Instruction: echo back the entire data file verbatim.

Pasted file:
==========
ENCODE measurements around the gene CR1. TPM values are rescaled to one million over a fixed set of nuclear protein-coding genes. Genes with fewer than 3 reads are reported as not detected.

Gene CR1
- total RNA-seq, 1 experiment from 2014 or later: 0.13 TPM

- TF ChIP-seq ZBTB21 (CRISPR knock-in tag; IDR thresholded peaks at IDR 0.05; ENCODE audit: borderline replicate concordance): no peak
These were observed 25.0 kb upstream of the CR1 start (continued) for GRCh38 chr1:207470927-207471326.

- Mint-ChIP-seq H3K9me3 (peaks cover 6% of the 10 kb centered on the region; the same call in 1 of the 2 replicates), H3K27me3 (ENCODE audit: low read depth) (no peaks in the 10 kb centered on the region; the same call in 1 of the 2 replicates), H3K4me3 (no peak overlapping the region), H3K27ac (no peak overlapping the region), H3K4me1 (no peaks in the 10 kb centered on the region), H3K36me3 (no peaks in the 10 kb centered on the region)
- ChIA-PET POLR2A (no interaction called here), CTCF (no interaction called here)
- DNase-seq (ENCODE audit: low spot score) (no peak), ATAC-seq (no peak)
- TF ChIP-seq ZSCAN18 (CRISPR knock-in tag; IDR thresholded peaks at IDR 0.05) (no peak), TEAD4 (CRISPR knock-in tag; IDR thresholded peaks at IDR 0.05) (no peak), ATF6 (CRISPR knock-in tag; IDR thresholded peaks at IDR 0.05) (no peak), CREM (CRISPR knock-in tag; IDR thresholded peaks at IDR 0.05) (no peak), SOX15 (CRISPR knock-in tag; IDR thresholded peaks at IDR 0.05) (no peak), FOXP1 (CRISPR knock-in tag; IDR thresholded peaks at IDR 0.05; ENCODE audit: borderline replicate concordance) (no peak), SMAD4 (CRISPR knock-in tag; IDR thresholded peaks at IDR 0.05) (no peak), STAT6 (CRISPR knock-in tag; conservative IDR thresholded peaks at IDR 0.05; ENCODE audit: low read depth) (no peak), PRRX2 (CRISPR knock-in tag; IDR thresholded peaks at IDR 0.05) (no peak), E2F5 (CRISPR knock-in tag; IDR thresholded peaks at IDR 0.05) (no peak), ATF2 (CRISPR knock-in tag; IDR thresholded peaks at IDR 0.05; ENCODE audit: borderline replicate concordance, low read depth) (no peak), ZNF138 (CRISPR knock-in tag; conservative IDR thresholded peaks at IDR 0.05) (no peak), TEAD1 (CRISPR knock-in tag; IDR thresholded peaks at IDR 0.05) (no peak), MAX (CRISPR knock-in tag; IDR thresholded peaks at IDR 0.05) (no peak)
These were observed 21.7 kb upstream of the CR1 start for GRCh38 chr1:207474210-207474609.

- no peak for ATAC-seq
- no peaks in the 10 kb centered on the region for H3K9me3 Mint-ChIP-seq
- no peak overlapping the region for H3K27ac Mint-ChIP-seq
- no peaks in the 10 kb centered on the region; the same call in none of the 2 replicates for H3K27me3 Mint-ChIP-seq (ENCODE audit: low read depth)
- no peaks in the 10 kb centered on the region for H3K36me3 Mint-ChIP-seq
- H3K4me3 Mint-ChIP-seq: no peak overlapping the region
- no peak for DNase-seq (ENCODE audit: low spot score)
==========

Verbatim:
ENCODE measurements around the gene CR1. TPM values are rescaled to one million over a fixed set of nuclear protein-coding genes. Genes with fewer than 3 reads are reported as not detected.

Gene CR1
- total RNA-seq, 1 experiment from 2014 or later: 0.13 TPM

- TF ChIP-seq ZBTB21 (CRISPR knock-in tag; IDR thresholded peaks at IDR 0.05; ENCODE audit: borderline replicate concordance): no peak
These were observed 25.0 kb upstream of the CR1 start (continued) for GRCh38 chr1:207470927-207471326.

- Mint-ChIP-seq H3K9me3 (peaks cover 6% of the 10 kb centered on the region; the same call in 1 of the 2 replicates), H3K27me3 (ENCODE audit: low read depth) (no peaks in the 10 kb centered on the region; the same call in 1 of the 2 replicates), H3K4me3 (no peak overlapping the region), H3K27ac (no peak overlapping the region), H3K4me1 (no peaks in the 10 kb centered on the region), H3K36me3 (no peaks in the 10 kb centered on the region)
- ChIA-PET POLR2A (no interaction called here), CTCF (no interaction called here)
- DNase-seq (ENCODE audit: low spot score) (no peak), ATAC-seq (no peak)
- TF ChIP-seq ZSCAN18 (CRISPR knock-in tag; IDR thresholded peaks at IDR 0.05) (no peak), TEAD4 (CRISPR knock-in tag; IDR thresholded peaks at IDR 0.05) (no peak), ATF6 (CRISPR knock-in tag; IDR thresholded peaks at IDR 0.05) (no peak), CREM (CRISPR knock-in tag; IDR thresholded peaks at IDR 0.05) (no peak), SOX15 (CRISPR knock-in tag; IDR thresholded peaks at IDR 0.05) (no peak), FOXP1 (CRISPR knock-in tag; IDR thresholded peaks at IDR 0.05; ENCODE audit: borderline replicate concordance) (no peak), SMAD4 (CRISPR knock-in tag; IDR thresholded peaks at IDR 0.05) (no peak), STAT6 (CRISPR knock-in tag; conservative IDR thresholded peaks at IDR 0.05; ENCODE audit: low read depth) (no peak), PRRX2 (CRISPR knock-in tag; IDR thresholded peaks at IDR 0.05) (no peak), E2F5 (CRISPR knock-in tag; IDR thresholded peaks at IDR 0.05) (no peak), ATF2 (CRISPR knock-in tag; IDR thresholded peaks at IDR 0.05; ENCODE audit: borderline replicate concordance, low read depth) (no peak), ZNF138 (CRISPR knock-in tag; conservative IDR thresholded peaks at IDR 0.05) (no peak), TEAD1 (CRISPR knock-in tag; IDR thresholded peaks at IDR 0.05) (no peak), MAX (CRISPR knock-in tag; IDR thresholded peaks at IDR 0.05) (no peak)
These were observed 21.7 kb upstream of the CR1 start for GRCh38 chr1:207474210-207474609.

- no peak for ATAC-seq
- no peaks in the 10 kb centered on the region for H3K9me3 Mint-ChIP-seq
- no peak overlapping the region for H3K27ac Mint-ChIP-seq
- no peaks in the 10 kb centered on the region; the same call in none of the 2 replicates for H3K27me3 Mint-ChIP-seq (ENCODE audit: low read depth)
- no peaks in the 10 kb centered on the region for H3K36me3 Mint-ChIP-seq
- H3K4me3 Mint-ChIP-seq: no peak overlapping the region
- no peak for DNase-seq (ENCODE audit: low spot score)